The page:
Tuesday, July 12, 2011

Brine Shrimp and Giant Birds

JJ and I are on a western road trip en route Calgary to pick up Jess, but we have things to see before we get there. One of those places was Chaplin Lake on the Transcanada highway between Moose Jaw and Swift Current.

Chaplin Lake is a huge salt lake and the Brine Shrimp are so good, shorebirds come from all over to dine on the tasty morsels.

Here's some shrimp on display at the Chaplin Lake Interpretive Centre.

We climbed the observation platform and JJ availed himself of the giant binoculars to check out the big salt mine.

I couldn't pass up an opportunity like that...

Those Brine Shrimp are an important food source enabling the Plovers to grow to spectacular sizes.

In fact, this American Avocet seems to think JJ is a shrimp!

The next time we go through Chaplain Lake, I think we'll take a tour of the actual lake for a close up of the shorebirds and other going's on.

Have you ever been to a salt lake such as this? Any other salt mine?

Monday, July 4, 2011

Anita in New York

I'm back from the Romance Writers of America (RWA) conference in New York City and am blogging today with a post, Anita Mae At RWA in New York  over at the Inkwell Inspirations blog.

This was my first view of New York after breaking through the clouds. You can see the lighted Empire State Building on the right and the Chrysler Building on the left at the southern tip of Roosevelt Island which I blogged about in my Inkwell post  19th Century Mission Coffee House and my post here called,  It Can't Be June.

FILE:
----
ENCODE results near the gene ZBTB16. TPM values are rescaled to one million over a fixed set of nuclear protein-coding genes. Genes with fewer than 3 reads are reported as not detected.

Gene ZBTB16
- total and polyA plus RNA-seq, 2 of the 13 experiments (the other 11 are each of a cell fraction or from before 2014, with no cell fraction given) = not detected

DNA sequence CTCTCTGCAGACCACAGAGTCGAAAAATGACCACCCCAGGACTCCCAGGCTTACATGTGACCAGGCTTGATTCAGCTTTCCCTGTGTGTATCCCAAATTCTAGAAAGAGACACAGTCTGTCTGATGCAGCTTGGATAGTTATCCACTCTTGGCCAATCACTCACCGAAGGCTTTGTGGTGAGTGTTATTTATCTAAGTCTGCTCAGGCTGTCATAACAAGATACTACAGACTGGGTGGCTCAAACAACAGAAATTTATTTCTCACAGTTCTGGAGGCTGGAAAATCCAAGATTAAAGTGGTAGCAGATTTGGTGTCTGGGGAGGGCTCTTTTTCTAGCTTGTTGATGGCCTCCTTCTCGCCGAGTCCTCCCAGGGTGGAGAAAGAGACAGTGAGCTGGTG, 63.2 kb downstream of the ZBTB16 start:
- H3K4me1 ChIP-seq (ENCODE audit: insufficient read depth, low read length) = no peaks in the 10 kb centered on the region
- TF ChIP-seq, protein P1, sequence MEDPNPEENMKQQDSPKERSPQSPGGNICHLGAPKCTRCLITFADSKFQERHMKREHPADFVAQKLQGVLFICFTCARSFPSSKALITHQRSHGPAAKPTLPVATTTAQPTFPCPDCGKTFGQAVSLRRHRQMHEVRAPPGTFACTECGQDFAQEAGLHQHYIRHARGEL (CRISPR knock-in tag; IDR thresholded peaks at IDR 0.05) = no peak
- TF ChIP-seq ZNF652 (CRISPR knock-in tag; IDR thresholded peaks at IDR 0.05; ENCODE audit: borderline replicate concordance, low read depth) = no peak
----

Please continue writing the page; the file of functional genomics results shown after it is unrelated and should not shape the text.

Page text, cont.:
While flying, I'm not usually scared of the landings, but I did fret a bit when we seemed to be heading right for the Hudson River as we headed down to LaGuardia Airport. I mean, I've heard several news stories of planes crashing into the Hudson River and it seemed we were taking the plunge as well except no one else on board seemed concerned. Why didn't anyone tell me the runways were on the water?

Another misconception of mine was Times Square. I've seen the huge New Year's Eve ball drop on many holiday occasions and knew Times Square to be a location in New York. What I didn't know was that Times Square isn't one intersection in the city, but an area several blocks long.

This photo is of the northern end of Times Square. On the other side of the white tents is a stage where they were readying the display for the Transformers Premiere which took place later that evening.

And this is a photo of Times Square looking south. It's the one with the huge New Year's Eve ball drop as shown below:

I've added 2 photos to show the Ball Drop because althought it's big, it doesn't look big among all the electronic billboards that light the night below it.

This is one of the sights that caught my eye. I call it a vertical parking lot although I'm sure it has a more official name. And then at the top is two towers which I'm guessing are for water. I asked the hotel housekeeping staff, but even she didn't know what it was for. There's one on almost every roof top, though. Anyone know what it is?

I really missed being able to see the sunrise and sunset while in New York and then one evening as I walked west along a street, the setting sun kissed my face.

I loved the view from my room on the 38th floor. So many things to see.

After the Rita and Golden Heart Gala Award Show, we went to the top floor of the Marriott Marquis for a revolution while enjoying the view. It wasn't the outside view that caught my attention but the inside one. Take a look at this delectable chocolate fountain:

More photos on the way.